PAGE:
Memos can come in two forms: in hand-written form or in e-mail form. Due to the efficiency of technology, most workplaces and offices around the world today use the e-mail form more than the hand-written form. Whichever form you use, the same rules in writing memos still apply.
Writing and Organizing Memos
Below is a general list of guidelines you can follow in writing memos:
- Know your reasons and goals for writing the memo. If you are going to share sensitive information or give out a simple instruction, a memo may not be the best channel. Some messages are better relayed through a face-to-face conversation or a phone call.
- Do proper research on all your facts. Talk to people, review files, and consult your superior to get your information straight and accurate. Most professionals make the mistake of sending memos with erroneous information; this wastes time and effort on both the writer and the reader.
- Choose your audience wisely. If you plan to send the memo only to one person, do not send it out to the whole office. Make sure that your message only reaches its intended recipients, or you run the risk of leaking out information to people who have no business knowing it.
- Formally begin the memo by labeling the top of the page with “Memorandum,” “Memo,” or other similar labels.
- Provide headings for your memo indicating the name of the recipient, the name of the sender, the date the memo is written, and the subject for the memo. Format is provided below as follows:
- The subject line should be up front, clearly worded, and specific about the content of the memo. If its subject line is vague, the reader may well just skip over it.
- Introduction. Start by stating your purpose for writing, and then follow this up with a short abstract of the memo’s body. Make sure the main points of your message are already highlighted here, so that your reader knows what to expect as he reads on. Make your introduction as short and concise as possible. (One paragraph will do.)
- Body. This part develops the main points highlighted in your opening. Begin each paragraph or section of the body with a sentence containing the most important information, so your reader can quickly find the information he needs. Then further develop the first sentence of each section with supporting facts and points. Keep all paragraphs within the body of the memo short; use just a maximum of eight lines per paragraph. Remember to arrange your information according to importance (from the most to the least important). You can also make use of subheadings to organize the content of the memo more effectively.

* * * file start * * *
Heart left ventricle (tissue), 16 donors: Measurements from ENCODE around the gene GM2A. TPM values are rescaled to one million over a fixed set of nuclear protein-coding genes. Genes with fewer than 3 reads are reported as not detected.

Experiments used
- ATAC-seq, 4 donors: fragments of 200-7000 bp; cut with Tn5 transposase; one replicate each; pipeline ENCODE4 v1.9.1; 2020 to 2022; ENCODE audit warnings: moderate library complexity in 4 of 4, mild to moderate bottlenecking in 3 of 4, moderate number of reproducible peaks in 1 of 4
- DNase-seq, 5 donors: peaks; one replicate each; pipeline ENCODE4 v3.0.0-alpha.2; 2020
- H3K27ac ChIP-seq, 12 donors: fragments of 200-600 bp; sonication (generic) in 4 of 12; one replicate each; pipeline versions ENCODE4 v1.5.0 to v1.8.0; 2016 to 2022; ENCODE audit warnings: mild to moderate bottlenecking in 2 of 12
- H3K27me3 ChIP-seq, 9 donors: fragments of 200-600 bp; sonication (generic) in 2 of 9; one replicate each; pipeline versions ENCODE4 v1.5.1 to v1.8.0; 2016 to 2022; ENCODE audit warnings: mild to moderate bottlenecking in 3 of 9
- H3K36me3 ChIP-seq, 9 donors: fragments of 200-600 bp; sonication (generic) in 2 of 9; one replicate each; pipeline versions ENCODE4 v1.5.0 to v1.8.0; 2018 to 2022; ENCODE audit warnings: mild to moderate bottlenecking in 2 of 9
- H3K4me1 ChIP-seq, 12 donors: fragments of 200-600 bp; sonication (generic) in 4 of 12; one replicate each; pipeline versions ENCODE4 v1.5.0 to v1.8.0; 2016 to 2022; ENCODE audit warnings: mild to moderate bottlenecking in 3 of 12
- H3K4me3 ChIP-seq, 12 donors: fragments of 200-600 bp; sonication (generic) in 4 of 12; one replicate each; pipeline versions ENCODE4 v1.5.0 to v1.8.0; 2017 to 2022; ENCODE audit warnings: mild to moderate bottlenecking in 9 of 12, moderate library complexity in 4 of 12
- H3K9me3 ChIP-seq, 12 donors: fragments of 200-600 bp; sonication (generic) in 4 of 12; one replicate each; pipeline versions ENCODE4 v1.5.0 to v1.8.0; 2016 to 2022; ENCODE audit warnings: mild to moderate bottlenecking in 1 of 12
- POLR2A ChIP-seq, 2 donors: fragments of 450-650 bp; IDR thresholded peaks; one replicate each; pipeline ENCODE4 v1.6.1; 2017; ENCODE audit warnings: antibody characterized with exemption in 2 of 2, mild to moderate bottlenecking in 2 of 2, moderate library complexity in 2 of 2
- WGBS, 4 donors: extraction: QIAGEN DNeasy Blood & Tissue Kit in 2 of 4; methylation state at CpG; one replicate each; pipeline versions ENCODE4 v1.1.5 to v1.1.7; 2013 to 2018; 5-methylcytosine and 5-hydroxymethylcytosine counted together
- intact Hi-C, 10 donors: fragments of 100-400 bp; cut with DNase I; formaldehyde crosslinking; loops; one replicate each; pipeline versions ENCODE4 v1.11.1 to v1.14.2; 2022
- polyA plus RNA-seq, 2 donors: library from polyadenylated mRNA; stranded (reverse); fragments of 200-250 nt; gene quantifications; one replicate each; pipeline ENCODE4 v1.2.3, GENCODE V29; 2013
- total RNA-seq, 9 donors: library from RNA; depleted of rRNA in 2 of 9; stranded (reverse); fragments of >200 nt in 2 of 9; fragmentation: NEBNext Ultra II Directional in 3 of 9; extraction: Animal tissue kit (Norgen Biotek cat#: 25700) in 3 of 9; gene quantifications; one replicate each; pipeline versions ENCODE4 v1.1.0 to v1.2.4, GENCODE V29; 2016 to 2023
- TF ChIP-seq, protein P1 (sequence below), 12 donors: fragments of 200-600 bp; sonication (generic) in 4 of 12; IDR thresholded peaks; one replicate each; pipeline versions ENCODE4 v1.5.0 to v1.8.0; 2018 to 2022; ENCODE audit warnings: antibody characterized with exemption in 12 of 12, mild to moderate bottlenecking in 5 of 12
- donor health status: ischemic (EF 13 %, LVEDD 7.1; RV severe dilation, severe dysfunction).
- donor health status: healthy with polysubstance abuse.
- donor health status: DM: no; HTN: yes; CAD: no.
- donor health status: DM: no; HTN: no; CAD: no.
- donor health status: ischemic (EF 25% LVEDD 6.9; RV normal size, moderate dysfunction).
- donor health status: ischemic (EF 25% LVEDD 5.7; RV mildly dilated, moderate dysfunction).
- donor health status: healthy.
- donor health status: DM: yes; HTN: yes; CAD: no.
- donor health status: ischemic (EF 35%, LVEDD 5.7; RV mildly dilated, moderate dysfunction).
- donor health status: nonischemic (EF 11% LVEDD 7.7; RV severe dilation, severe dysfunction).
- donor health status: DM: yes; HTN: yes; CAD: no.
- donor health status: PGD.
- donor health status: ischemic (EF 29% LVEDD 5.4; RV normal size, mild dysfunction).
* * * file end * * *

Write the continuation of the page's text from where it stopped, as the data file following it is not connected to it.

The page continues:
- Try to make your memo as readable and easy to understand as possible. You can use columns, bulleted lists, white space, underlined or bold text and other techniques that increase ease of reading. These will actually help your audience retain the information in their minds better.
- Conclusion. This should briefly highlight again your main points in the introduction. Then, it should request an action from the reader (Example: “Please reply on or before…”; “Attend the board meeting next week…”) If action is not requested of the reader, then the segment may end instead with a courteous, closing thought. (Example: “Thank you for your kind consideration”; “I would like to consult with you next week…”) The conclusion can also mention to whom the reader can address further queries or comments about your memo.
- When writing memos, do not use salutations at your opening (Example: “Dear Mr. Alvarez”) or a matching close (Example: “Sincerely, Ms. Santos”). Furthermore, you do not need to close your memo with your signature, since you as the sender are already mentioned in a heading at the top of the memo.
- Keep the memo overall as short as one page (or even less); any additional ‘information can be attached to the memo, or put in a separate summary. Remember as well to use simple, specific, and concrete language in writing your memo. If your reader can fully understand your message after reading your memo, then it was written effectively. To better illustrate the application of the guidelines listed above, below is a sample memo. Be sure to observe all visual aspects of the memo, especially the memo’s format.
You can follow these additional tips, as taken from Guffey (2007), in formatting your memos:
- Set one tab to align entries evenly after Subject.
- Type the subject line in all caps or capitalize the initial letters of principal words.
- Leave 1 or 2 blank lines after the subject line.
- Single-space all but the shortest memos. Double-space between paragraphs.
- For full-page memos on plain paper, leave a 2-inch top margin.
- For half-page memos, leave a 1-inch top margin.
- Use 1.25-inch side margins.
- For a two-page memo, use a second-page heading with the addressee’s name, page number, and date.
- Handwrite your initials after your typed name.
- Place bulleted or numbered lists flush left or indent them 0.5 inches